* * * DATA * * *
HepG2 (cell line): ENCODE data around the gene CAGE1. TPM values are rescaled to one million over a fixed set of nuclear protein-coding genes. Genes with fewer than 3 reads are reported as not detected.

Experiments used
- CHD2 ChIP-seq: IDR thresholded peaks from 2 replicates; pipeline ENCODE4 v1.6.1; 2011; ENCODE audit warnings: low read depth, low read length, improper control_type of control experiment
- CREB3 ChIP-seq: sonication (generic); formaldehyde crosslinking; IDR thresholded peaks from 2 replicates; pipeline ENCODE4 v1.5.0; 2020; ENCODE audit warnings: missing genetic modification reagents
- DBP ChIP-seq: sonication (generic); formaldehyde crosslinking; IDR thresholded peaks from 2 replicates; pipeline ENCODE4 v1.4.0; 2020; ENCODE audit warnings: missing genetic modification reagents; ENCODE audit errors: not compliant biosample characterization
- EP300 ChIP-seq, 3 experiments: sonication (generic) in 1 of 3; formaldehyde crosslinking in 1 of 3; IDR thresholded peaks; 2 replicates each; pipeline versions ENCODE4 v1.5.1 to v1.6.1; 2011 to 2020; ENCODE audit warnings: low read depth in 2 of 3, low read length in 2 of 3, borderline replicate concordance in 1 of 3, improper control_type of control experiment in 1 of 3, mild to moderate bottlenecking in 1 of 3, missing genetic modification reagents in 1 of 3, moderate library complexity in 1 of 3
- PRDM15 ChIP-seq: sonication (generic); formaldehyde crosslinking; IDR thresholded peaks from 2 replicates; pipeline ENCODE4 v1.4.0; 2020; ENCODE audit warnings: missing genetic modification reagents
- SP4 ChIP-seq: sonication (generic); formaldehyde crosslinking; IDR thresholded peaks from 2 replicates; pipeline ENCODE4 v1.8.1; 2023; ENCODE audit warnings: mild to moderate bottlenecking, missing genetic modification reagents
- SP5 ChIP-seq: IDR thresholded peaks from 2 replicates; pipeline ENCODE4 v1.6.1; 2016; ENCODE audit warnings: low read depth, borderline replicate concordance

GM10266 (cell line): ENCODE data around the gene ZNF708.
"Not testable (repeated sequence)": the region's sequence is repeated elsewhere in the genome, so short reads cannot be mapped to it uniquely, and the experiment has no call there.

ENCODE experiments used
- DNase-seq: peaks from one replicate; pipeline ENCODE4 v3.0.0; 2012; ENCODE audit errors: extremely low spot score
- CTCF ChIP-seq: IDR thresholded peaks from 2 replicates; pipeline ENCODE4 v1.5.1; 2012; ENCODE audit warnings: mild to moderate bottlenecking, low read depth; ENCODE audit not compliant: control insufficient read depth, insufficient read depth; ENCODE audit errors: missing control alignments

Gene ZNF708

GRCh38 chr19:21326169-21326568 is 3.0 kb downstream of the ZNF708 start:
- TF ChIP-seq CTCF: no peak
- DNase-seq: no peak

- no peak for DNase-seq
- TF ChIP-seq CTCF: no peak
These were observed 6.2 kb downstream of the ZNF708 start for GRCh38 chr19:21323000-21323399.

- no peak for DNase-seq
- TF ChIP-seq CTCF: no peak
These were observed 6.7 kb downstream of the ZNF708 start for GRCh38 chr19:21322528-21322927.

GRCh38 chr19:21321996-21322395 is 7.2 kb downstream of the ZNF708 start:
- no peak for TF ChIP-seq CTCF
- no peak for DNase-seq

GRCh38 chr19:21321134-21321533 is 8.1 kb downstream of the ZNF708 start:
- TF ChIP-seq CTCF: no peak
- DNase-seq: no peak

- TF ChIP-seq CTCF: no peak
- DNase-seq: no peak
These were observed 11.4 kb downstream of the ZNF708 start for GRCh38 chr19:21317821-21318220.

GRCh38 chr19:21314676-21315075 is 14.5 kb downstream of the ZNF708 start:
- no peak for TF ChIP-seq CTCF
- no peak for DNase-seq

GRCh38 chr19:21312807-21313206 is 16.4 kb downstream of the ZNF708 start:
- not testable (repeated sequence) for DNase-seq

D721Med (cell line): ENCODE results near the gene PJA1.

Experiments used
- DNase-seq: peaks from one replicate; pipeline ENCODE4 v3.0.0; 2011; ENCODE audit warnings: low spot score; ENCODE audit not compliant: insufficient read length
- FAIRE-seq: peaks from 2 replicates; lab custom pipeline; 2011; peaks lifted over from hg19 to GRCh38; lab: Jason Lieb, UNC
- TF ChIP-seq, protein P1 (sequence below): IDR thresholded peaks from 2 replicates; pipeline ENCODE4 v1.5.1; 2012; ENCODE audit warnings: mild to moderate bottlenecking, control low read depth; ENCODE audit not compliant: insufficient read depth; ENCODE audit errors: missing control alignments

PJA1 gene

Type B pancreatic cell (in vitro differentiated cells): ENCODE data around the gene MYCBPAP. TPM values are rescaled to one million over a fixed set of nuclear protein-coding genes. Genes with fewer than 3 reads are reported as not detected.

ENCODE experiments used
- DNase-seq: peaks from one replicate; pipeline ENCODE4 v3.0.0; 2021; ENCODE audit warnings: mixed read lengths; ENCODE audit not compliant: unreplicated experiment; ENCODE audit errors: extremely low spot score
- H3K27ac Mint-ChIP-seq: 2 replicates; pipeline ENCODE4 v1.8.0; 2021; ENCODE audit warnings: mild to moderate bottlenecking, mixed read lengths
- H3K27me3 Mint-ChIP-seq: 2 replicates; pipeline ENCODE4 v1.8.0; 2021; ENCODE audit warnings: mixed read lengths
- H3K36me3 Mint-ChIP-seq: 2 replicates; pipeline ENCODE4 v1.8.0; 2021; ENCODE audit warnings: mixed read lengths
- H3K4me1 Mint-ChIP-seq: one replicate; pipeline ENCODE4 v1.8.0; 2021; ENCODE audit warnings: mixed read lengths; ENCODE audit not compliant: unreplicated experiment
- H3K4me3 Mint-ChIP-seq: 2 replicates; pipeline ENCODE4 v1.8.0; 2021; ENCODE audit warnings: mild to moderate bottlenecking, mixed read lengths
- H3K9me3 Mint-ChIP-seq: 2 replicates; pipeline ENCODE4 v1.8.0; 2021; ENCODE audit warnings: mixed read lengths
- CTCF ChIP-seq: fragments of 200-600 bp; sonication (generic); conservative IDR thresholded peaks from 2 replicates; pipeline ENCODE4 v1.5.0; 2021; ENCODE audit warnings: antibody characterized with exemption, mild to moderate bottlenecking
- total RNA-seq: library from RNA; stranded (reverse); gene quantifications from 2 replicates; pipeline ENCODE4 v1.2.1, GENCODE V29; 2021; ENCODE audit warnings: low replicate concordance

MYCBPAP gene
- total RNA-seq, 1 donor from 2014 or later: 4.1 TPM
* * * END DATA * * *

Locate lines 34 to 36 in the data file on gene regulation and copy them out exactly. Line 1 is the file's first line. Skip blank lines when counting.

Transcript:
GRCh38 chr19:21314676-21315075 is 14.5 kb downstream of the ZNF708 start:
- no peak for TF ChIP-seq CTCF
- no peak for DNase-seq